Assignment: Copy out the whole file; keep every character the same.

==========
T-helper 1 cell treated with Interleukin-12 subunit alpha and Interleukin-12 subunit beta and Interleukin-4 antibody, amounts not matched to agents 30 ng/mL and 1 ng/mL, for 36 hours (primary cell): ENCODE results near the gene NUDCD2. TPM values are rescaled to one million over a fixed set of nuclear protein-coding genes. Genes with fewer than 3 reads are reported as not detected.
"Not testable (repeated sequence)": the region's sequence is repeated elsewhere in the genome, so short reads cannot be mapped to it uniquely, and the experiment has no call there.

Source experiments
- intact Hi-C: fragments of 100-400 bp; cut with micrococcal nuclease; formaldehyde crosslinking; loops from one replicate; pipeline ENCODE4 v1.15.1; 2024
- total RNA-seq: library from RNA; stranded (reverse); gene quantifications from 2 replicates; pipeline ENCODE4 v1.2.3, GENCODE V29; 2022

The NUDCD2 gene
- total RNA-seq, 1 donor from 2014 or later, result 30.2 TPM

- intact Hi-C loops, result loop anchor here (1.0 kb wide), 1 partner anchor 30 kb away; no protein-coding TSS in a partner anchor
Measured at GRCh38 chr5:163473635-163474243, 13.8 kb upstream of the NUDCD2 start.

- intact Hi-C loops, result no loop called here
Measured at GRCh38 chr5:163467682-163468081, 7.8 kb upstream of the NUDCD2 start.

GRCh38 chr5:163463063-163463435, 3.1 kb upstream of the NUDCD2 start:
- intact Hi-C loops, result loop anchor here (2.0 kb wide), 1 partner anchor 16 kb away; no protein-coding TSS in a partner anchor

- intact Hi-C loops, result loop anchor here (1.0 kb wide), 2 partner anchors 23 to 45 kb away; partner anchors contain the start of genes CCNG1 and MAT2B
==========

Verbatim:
T-helper 1 cell treated with Interleukin-12 subunit alpha and Interleukin-12 subunit beta and Interleukin-4 antibody, amounts not matched to agents 30 ng/mL and 1 ng/mL, for 36 hours (primary cell): ENCODE results near the gene NUDCD2. TPM values are rescaled to one million over a fixed set of nuclear protein-coding genes. Genes with fewer than 3 reads are reported as not detected.
"Not testable (repeated sequence)": the region's sequence is repeated elsewhere in the genome, so short reads cannot be mapped to it uniquely, and the experiment has no call there.

Source experiments
- intact Hi-C: fragments of 100-400 bp; cut with micrococcal nuclease; formaldehyde crosslinking; loops from one replicate; pipeline ENCODE4 v1.15.1; 2024
- total RNA-seq: library from RNA; stranded (reverse); gene quantifications from 2 replicates; pipeline ENCODE4 v1.2.3, GENCODE V29; 2022

The NUDCD2 gene
- total RNA-seq, 1 donor from 2014 or later, result 30.2 TPM

- intact Hi-C loops, result loop anchor here (1.0 kb wide), 1 partner anchor 30 kb away; no protein-coding TSS in a partner anchor
Measured at GRCh38 chr5:163473635-163474243, 13.8 kb upstream of the NUDCD2 start.

- intact Hi-C loops, result no loop called here
Measured at GRCh38 chr5:163467682-163468081, 7.8 kb upstream of the NUDCD2 start.

GRCh38 chr5:163463063-163463435, 3.1 kb upstream of the NUDCD2 start:
- intact Hi-C loops, result loop anchor here (2.0 kb wide), 1 partner anchor 16 kb away; no protein-coding TSS in a partner anchor

- intact Hi-C loops, result loop anchor here (1.0 kb wide), 2 partner anchors 23 to 45 kb away; partner anchors contain the start of genes CCNG1 and MAT2B